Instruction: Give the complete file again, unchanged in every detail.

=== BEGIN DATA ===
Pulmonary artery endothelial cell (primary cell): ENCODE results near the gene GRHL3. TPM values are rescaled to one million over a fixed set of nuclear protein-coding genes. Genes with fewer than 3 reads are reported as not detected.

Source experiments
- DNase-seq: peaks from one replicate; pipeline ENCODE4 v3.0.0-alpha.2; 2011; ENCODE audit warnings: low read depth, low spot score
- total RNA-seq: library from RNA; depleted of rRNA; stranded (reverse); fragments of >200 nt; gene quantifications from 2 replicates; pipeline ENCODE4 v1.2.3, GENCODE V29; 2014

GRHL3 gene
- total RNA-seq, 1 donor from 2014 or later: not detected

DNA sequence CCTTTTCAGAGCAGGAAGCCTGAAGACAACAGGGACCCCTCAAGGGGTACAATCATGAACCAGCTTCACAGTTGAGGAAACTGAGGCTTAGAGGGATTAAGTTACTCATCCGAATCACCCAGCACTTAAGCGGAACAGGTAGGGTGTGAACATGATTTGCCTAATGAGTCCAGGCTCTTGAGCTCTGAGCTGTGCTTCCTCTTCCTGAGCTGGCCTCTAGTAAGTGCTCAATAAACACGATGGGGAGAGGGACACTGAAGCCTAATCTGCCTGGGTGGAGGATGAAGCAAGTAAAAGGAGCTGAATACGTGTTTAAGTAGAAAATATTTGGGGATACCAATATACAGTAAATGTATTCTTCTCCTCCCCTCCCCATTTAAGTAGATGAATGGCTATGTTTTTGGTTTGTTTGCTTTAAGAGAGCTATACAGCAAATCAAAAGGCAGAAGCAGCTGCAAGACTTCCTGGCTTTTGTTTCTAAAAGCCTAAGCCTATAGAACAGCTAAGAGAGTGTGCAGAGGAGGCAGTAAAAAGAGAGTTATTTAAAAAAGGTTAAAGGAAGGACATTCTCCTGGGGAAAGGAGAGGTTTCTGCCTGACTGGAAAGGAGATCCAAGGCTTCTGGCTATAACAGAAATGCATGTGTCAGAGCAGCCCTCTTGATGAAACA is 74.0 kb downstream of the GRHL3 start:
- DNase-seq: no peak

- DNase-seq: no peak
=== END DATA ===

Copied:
Pulmonary artery endothelial cell (primary cell): ENCODE results near the gene GRHL3. TPM values are rescaled to one million over a fixed set of nuclear protein-coding genes. Genes with fewer than 3 reads are reported as not detected.

Source experiments
- DNase-seq: peaks from one replicate; pipeline ENCODE4 v3.0.0-alpha.2; 2011; ENCODE audit warnings: low read depth, low spot score
- total RNA-seq: library from RNA; depleted of rRNA; stranded (reverse); fragments of >200 nt; gene quantifications from 2 replicates; pipeline ENCODE4 v1.2.3, GENCODE V29; 2014

GRHL3 gene
- total RNA-seq, 1 donor from 2014 or later: not detected

DNA sequence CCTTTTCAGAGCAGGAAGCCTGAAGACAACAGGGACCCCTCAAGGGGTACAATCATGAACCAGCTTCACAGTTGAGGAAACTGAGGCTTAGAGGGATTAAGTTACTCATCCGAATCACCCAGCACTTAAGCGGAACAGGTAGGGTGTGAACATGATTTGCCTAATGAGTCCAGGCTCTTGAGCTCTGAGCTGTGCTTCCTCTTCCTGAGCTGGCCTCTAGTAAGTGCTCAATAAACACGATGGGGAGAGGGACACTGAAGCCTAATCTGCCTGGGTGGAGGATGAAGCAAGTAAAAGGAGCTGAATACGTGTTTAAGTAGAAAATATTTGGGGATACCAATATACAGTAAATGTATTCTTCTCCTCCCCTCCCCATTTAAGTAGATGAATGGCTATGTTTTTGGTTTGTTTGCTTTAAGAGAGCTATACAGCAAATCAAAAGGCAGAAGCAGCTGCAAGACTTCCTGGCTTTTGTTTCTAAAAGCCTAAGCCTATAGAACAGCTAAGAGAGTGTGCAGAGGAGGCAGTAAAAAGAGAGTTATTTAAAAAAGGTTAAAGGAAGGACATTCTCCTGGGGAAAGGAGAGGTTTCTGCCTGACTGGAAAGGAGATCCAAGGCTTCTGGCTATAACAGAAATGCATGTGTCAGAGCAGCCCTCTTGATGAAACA is 74.0 kb downstream of the GRHL3 start:
- DNase-seq: no peak

- DNase-seq: no peak